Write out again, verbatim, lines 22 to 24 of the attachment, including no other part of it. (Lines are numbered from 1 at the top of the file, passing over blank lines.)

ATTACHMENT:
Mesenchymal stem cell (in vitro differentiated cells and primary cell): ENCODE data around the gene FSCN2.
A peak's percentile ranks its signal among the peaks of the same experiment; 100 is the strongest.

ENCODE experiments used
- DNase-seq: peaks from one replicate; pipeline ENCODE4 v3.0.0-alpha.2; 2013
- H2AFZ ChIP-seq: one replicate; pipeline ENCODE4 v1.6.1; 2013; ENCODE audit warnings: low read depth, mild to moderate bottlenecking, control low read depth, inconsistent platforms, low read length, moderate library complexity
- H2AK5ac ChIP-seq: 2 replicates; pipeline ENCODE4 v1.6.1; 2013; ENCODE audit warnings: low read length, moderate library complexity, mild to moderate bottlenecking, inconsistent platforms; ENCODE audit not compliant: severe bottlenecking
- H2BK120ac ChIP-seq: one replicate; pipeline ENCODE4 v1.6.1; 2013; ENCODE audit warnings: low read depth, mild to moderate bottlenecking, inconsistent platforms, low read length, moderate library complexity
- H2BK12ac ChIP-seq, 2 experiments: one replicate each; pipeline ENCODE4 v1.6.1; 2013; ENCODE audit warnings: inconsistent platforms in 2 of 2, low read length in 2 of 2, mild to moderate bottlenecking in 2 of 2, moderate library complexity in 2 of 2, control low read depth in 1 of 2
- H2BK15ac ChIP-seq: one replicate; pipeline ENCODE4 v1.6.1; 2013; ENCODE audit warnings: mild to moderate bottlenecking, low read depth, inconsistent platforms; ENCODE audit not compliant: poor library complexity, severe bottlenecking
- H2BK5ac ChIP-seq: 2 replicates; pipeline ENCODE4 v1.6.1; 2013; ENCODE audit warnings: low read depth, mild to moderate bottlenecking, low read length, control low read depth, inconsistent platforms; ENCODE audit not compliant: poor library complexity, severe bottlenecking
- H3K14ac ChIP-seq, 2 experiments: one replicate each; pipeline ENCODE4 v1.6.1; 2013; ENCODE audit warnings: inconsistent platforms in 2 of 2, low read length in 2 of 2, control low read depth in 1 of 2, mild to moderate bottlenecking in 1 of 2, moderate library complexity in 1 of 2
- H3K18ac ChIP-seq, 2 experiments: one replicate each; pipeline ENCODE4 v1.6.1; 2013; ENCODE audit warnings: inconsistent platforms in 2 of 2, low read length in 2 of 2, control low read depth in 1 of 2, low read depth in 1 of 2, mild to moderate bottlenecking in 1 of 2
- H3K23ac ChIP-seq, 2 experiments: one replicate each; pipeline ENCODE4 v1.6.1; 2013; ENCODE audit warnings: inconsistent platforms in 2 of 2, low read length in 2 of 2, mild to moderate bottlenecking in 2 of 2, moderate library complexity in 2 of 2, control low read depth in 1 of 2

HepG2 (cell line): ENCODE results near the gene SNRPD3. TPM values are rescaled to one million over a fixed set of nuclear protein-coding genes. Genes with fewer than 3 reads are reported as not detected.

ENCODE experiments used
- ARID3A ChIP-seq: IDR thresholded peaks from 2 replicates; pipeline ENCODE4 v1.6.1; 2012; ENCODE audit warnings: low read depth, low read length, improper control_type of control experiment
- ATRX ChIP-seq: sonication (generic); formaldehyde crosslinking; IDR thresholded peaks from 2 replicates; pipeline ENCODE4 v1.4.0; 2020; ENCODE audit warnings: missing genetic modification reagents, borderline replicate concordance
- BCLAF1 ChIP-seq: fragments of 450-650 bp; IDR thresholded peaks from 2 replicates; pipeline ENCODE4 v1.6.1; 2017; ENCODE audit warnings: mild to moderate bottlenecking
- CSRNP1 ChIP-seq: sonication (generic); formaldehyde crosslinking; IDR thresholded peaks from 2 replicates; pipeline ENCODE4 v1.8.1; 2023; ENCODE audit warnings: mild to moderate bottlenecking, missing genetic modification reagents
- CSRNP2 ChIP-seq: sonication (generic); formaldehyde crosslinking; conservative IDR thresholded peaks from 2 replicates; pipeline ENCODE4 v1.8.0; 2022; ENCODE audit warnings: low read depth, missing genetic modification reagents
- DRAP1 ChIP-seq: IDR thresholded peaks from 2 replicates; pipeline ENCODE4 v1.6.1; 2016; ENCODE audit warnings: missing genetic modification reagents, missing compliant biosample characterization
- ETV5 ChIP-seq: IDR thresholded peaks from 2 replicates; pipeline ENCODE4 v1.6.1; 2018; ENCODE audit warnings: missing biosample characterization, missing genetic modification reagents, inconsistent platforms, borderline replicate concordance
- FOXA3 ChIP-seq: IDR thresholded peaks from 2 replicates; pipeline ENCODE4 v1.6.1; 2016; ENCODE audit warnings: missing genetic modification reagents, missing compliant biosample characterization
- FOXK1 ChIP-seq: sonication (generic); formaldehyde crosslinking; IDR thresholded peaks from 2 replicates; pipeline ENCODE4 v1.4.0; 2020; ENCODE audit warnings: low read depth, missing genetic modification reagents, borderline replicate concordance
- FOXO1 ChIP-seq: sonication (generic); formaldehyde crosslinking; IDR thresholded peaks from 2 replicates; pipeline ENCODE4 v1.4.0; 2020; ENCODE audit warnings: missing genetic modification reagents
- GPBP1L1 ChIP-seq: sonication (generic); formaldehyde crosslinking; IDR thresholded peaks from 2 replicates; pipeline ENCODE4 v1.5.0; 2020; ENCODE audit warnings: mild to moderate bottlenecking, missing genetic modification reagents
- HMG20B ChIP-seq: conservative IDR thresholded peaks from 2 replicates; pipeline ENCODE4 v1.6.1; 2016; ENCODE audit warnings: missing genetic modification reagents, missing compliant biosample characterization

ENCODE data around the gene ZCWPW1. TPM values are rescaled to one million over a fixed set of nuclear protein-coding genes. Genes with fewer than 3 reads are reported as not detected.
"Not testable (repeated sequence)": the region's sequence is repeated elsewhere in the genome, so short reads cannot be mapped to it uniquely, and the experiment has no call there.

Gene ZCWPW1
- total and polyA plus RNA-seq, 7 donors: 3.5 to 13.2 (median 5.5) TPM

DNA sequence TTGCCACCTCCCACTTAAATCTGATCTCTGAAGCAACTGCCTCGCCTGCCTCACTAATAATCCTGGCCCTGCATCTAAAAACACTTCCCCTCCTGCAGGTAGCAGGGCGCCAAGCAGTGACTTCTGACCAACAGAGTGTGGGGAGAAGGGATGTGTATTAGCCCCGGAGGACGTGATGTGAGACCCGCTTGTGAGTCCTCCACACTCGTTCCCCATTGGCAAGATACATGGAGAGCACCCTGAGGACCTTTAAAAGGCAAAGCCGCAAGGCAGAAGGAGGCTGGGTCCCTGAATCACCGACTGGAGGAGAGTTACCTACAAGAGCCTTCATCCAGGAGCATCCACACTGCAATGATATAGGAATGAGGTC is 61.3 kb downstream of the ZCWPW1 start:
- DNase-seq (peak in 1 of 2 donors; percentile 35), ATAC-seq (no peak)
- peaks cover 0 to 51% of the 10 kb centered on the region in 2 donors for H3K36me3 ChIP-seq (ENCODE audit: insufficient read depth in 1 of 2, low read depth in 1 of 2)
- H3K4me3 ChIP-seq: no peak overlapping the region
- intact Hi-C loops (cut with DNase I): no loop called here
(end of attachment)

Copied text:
- ETV5 ChIP-seq: IDR thresholded peaks from 2 replicates; pipeline ENCODE4 v1.6.1; 2018; ENCODE audit warnings: missing biosample characterization, missing genetic modification reagents, inconsistent platforms, borderline replicate concordance
- FOXA3 ChIP-seq: IDR thresholded peaks from 2 replicates; pipeline ENCODE4 v1.6.1; 2016; ENCODE audit warnings: missing genetic modification reagents, missing compliant biosample characterization
- FOXK1 ChIP-seq: sonication (generic); formaldehyde crosslinking; IDR thresholded peaks from 2 replicates; pipeline ENCODE4 v1.4.0; 2020; ENCODE audit warnings: low read depth, missing genetic modification reagents, borderline replicate concordance